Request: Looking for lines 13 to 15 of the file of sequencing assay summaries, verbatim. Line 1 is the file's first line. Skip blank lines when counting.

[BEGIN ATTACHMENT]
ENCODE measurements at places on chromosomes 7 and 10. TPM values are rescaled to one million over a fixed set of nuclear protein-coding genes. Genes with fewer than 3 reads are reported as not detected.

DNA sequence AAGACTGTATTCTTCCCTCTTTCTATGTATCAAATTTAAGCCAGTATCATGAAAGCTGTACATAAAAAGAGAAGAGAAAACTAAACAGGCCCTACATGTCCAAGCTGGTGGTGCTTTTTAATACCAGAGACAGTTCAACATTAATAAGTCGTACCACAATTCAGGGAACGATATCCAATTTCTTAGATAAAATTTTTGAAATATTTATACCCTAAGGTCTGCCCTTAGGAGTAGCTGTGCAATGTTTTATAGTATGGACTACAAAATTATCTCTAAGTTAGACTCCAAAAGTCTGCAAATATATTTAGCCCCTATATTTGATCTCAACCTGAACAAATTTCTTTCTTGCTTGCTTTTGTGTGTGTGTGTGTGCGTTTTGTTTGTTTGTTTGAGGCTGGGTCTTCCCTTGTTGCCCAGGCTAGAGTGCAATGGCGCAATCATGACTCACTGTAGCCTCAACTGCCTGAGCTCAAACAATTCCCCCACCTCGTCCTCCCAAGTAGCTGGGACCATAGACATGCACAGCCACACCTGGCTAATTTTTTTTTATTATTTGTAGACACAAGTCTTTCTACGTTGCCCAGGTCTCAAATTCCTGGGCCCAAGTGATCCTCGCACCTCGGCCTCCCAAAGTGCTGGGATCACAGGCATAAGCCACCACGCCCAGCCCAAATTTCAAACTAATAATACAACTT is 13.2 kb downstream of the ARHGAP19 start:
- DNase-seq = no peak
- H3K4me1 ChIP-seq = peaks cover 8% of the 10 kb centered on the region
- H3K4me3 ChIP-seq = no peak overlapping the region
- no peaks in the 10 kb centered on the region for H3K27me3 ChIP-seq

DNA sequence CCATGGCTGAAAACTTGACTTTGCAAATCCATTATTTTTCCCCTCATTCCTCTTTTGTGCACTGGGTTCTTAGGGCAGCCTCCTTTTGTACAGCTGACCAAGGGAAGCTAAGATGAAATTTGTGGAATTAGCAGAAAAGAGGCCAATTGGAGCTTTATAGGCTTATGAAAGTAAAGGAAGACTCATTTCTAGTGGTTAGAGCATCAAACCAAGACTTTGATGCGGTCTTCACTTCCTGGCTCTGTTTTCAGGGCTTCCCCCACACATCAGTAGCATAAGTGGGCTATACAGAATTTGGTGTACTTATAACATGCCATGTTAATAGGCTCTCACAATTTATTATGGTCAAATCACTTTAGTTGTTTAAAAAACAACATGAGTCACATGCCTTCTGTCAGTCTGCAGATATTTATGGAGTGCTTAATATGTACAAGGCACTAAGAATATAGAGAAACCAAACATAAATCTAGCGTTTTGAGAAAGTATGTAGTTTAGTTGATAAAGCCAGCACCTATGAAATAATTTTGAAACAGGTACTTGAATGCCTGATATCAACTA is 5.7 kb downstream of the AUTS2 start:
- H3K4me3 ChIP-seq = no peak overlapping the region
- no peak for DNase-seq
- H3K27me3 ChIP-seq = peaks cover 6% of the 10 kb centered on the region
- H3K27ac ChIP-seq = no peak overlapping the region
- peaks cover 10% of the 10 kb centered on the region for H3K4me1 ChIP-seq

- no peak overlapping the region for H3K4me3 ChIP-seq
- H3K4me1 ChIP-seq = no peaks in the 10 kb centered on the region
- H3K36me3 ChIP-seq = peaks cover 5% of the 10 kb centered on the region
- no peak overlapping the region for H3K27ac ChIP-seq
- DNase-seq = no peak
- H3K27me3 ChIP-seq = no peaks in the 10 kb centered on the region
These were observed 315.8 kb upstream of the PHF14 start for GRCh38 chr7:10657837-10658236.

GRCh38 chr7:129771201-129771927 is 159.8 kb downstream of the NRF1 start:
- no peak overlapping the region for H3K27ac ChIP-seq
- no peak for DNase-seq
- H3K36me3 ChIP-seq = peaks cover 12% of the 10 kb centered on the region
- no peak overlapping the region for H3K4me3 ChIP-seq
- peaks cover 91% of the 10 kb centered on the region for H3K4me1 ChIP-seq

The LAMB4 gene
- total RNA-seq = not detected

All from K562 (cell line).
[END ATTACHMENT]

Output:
- no peak overlapping the region for H3K4me3 ChIP-seq
- H3K4me1 ChIP-seq = no peaks in the 10 kb centered on the region
- H3K36me3 ChIP-seq = peaks cover 5% of the 10 kb centered on the region